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Mediator and RNA polymerase II clusters associate in transcription-dependent condensates

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Science  27 Jul 2018:
Vol. 361, Issue 6400, pp. 412-415
DOI: 10.1126/science.aar4199

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Phase separation and gene control

Many components of eukaryotic transcription machinery—such as transcription factors and cofactors including BRD4, subunits of the Mediator complex, and RNA polymerase II—contain intrinsically disordered low-complexity domains. Now a conceptual framework connecting the nature and behavior of their interactions to their functions in transcription regulation is emerging (see the Perspective by Plys and Kingston). Chong et al. found that low-complexity domains of transcription factors form concentrated hubs via functionally relevant dynamic, multivalent, and sequence-specific protein-protein interaction. These hubs have the potential to phase-separate at higher concentrations. Indeed, Sabari et al. showed that at super-enhancers, BRD4 and Mediator form liquid-like condensates that compartmentalize and concentrate the transcription apparatus to maintain expression of key cell-identity genes. Cho et al. further revealed the differential sensitivity of Mediator and RNA polymerase II condensates to selective transcription inhibitors and how their dynamic interactions might initiate transcription elongation.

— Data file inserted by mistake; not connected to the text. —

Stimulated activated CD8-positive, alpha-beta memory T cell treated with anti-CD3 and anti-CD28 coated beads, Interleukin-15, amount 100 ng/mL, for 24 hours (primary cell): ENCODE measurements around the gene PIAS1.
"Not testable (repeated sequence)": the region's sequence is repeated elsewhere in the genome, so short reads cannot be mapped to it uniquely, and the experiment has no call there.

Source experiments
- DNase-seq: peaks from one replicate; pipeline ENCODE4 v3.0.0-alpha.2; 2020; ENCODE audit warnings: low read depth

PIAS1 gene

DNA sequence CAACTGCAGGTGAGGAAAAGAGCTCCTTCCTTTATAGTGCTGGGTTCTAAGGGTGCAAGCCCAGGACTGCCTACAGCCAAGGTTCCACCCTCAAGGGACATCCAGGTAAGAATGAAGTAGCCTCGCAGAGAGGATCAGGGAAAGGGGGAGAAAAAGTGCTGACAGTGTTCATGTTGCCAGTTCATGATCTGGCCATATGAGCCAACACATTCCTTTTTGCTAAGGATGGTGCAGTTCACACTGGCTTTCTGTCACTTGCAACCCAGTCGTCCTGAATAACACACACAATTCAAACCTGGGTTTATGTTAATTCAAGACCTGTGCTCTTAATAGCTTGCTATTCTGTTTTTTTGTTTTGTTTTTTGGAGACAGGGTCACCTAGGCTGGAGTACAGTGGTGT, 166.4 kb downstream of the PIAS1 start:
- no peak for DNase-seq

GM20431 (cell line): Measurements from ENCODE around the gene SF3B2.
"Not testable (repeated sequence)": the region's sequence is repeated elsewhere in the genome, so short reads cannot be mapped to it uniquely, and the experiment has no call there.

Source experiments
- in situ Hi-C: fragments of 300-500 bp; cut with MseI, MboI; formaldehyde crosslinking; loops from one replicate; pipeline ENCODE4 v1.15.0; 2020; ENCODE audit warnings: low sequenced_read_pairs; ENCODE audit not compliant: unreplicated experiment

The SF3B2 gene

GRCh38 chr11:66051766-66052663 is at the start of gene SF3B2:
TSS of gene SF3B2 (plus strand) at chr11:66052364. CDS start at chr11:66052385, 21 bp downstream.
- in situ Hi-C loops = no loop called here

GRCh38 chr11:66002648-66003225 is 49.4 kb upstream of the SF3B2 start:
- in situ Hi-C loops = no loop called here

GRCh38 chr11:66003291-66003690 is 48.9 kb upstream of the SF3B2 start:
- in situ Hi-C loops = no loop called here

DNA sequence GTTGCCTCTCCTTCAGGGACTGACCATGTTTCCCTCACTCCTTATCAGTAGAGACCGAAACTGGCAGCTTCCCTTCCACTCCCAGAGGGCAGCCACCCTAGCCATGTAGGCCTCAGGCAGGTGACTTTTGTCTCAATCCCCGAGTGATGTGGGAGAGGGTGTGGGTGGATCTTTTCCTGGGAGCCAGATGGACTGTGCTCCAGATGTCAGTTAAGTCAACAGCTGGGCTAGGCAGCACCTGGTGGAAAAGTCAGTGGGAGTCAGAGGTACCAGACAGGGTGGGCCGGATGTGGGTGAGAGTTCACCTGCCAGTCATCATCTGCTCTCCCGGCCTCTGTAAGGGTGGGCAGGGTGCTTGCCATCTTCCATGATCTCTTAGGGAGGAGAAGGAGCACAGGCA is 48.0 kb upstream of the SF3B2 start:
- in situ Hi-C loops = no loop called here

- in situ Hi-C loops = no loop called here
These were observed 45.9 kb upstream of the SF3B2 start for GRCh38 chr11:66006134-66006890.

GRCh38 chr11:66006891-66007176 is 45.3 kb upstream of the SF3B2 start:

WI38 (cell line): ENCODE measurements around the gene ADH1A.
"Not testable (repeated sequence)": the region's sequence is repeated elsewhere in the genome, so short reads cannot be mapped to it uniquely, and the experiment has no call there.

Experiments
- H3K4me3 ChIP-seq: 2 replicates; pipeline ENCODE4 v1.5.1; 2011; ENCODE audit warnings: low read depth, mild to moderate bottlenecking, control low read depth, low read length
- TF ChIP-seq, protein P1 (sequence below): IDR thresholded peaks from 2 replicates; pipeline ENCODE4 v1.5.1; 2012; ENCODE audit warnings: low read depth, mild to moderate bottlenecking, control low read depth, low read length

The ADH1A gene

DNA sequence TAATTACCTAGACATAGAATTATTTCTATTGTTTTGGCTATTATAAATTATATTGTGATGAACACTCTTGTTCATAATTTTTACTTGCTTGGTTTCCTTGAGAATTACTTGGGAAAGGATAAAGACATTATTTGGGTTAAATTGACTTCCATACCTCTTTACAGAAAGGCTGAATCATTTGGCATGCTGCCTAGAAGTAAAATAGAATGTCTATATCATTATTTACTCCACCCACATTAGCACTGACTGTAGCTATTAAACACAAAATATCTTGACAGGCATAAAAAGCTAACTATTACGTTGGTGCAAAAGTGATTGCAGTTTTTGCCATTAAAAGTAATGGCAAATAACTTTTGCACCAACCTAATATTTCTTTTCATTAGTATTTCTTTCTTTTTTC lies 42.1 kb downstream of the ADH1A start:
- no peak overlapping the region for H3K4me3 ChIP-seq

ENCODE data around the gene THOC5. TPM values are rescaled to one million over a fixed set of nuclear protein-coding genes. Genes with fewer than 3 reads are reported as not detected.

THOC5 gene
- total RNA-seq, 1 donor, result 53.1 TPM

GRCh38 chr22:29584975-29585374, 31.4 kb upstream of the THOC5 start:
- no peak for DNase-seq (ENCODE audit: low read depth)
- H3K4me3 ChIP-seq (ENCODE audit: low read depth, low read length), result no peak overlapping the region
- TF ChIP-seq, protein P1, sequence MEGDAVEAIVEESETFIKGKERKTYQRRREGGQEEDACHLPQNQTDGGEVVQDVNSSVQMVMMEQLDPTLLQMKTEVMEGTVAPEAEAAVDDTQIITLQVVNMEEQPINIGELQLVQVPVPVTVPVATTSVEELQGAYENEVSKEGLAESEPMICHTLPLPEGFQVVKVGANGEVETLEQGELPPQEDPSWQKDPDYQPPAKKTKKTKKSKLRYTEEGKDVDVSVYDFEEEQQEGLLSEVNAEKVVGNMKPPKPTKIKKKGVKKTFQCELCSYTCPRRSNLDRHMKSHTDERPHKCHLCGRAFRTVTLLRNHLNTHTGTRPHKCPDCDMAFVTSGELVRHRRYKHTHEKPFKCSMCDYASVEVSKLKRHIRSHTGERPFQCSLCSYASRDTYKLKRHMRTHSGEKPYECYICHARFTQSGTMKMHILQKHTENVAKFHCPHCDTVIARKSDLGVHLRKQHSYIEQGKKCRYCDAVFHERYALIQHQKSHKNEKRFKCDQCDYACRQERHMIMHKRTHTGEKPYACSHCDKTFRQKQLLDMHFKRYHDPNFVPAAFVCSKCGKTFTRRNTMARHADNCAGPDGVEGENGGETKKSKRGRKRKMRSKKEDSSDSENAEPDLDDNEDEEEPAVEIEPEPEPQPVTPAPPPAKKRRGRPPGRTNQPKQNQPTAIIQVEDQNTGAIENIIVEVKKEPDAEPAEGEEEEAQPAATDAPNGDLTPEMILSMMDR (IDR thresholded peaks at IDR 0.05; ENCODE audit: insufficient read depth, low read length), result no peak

Science, this issue p. eaar2555, p. eaar3958, p. 412; see also p. 329

Abstract

Models of gene control have emerged from genetic and biochemical studies, with limited consideration of the spatial organization and dynamics of key components in living cells. We used live-cell superresolution and light-sheet imaging to study the organization and dynamics of the Mediator coactivator and RNA polymerase II (Pol II) directly. Mediator and Pol II each form small transient and large stable clusters in living embryonic stem cells. Mediator and Pol II are colocalized in the stable clusters, which associate with chromatin, have properties of phase-separated condensates, and are sensitive to transcriptional inhibitors. We suggest that large clusters of Mediator, recruited by transcription factors at large or clustered enhancer elements, interact with large Pol II clusters in transcriptional condensates in vivo.

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